CFPB gutted “ability to pay” requirements for payday lenders. The result is the Payday Loan Pandemic:
Americans living paycheck to paycheck and seeking financial security deserve better options to make ends meet than underregulated loans with ultra-high interest rates. But will it ever be better?
Not anytime soon, it seems. On July 7th, the Consumer Financial Protection Bureau (CFPB) rescinded a plan that would have saved payday borrowers over $7 billion a year in fees. That’s right—you read correctly—seven billion dollars.
The New York Times reports that the Consumer Bureau scrapped a portion of the plan that would impose new limits on payday lending, the “identification” provision, which states that it is “an unfair and abusive practice for a lender to make covered short-term loans or covered longer-term balloon-payment loans without reasonably determining that consumers will have the ability to repay the loans according to their terms.”
The proposed plan would have been the “first significant federal regulations” for payday lending, limiting how many loans borrowers could take in a row and requiring lenders to verify that their customers had the means to pay back their debt.
However, the bureau found that there was insufficient evidence to determine if requiring businesses to evaluate consumers’ “ability to repay” the loans would benefit borrowers more than it would harm lenders. Furthermore, current CFPB director, Kathleen Kraninger, said that tossing out the planned restrictions would “ensure that consumers have access to credit from a competitive marketplace.”
However, this “competitive marketplace” is an industry that makes $30 billion a year from high-interest, short-term loans issued to Americans living paycheck to paycheck, often trapped in vicious cycles of debt and incurring monthly fees that they cannot afford.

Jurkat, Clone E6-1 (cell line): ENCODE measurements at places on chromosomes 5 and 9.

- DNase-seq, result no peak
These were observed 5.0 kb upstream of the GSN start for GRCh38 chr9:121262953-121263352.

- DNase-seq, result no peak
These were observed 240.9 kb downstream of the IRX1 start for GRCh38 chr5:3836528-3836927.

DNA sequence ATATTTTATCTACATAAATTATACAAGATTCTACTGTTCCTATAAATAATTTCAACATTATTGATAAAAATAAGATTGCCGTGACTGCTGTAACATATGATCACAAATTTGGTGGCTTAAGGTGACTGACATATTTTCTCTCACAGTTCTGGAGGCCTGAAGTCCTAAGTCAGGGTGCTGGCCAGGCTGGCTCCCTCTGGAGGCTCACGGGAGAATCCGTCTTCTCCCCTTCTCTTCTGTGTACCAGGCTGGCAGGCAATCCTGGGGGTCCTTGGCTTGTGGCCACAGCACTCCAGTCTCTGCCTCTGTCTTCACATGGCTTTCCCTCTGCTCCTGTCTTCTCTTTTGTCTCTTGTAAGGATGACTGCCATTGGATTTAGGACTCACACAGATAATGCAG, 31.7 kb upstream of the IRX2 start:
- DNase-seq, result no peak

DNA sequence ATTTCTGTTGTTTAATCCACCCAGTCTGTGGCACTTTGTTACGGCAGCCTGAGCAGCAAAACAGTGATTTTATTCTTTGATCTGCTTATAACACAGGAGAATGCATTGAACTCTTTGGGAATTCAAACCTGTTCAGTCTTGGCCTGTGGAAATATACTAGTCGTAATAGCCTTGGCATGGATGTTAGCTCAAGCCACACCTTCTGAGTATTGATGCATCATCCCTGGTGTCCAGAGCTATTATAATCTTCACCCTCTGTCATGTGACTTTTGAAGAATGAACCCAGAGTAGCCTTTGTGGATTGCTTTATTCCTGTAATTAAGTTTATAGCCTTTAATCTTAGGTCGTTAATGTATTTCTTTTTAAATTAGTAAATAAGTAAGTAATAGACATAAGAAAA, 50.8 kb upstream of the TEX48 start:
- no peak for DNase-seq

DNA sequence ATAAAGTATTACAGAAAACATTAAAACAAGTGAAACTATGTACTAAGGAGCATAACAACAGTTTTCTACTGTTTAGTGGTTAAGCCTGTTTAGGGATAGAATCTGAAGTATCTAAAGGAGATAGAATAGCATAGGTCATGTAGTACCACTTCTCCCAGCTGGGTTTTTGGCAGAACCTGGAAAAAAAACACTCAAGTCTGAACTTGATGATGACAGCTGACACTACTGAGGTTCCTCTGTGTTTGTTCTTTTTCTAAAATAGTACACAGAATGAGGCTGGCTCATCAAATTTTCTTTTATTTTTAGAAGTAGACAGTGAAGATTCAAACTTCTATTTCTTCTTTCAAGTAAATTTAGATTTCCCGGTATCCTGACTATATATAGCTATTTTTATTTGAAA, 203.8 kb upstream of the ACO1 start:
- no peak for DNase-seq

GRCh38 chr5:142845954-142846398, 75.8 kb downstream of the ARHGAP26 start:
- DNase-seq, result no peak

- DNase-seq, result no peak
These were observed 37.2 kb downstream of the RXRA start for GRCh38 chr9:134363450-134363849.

Remember, the proposed limitations would have saved consumers some $7 billion a year in fees, based on the consumer bureau’s estimates, but because the “ability to repay” portion of the plan was rescinded, the majority of American workers who borrow from these programs will continue to face high interest rates and fees. While lenders will still gain their $7 billion annually, workers will lose that much as they try to balance everyday expenses with the reality of living paycheck to paycheck.
Although this week’s ruling makes it seem like there is little to be done to improve lending practices, PayActiv believes employers can offer the right financial tools to keep workers from relying on loans in the first place.
PayActiv’s mission is to reduce the systematic burden placed on millions of American workers living paycheck to paycheck. As the leading provider in Earned Wage Access (EWA), PayActiv partners with employers across the nation to provide over 1 million workers with instant access to wages, allowing them to avoid banking and lending practices that benefit from cyclical debt.
By offering a financial wellness benefit such as PayActiv, employers provide their employees with tools they can use to reach financial wellness and resilience. Our workers need the help—just last year, 69 percent of employees said they found dealing with their financial situation stressful, up from 47 percent in 2018.
With earned wage access, PayActiv users can access their already earned, yet unpaid wages as they need them, thereby avoiding the accumulating fees and interest payments that cause so much stress. In a survey of over 2,000 workers at over fifty companies, PayActiv found that 22 percent of its users were able to avoid payday loans altogether (and a total of $22,426 in fees). PayActiv users also avoided overdraft fees, credit card fees, late fees, and other loans, such as installment loans, title loans, and pawn shops, because they had instant access to their wages.
PayActiv’s employer partners also benefit—they have reduced employee turnover by over 30 percent. That’s not surprising, as employees who feel financially empowered and valued by their employers tend to stick around.
Companies have a chance to make a positive impact on the business while also helping their workers living paycheck to paycheck. Because PayActiv is a Public Benefit Company, it is committed to creating public good through its services, and because of this commitment, users have saved $240 million in fees and interest alone.
If government policy won’t treat American workers better, it is up to American businesses to do so. Imagine what could happen if more businesses gave their employees the financial tools to make significant, empowering change in their lives. That $7 billion would stay in the workers’ pockets, in their homes, and in their communities, where it belongs.
 “Payday, Vehicle Title, and Certain High-Cost Installment Loans,” 12 CFR Part 1041, Bureau of Consumer Financial Protection, 2020. https://files.consumerfinance.gov/f/documents/cfpb_payday_final-rule-2020-revocation.pdf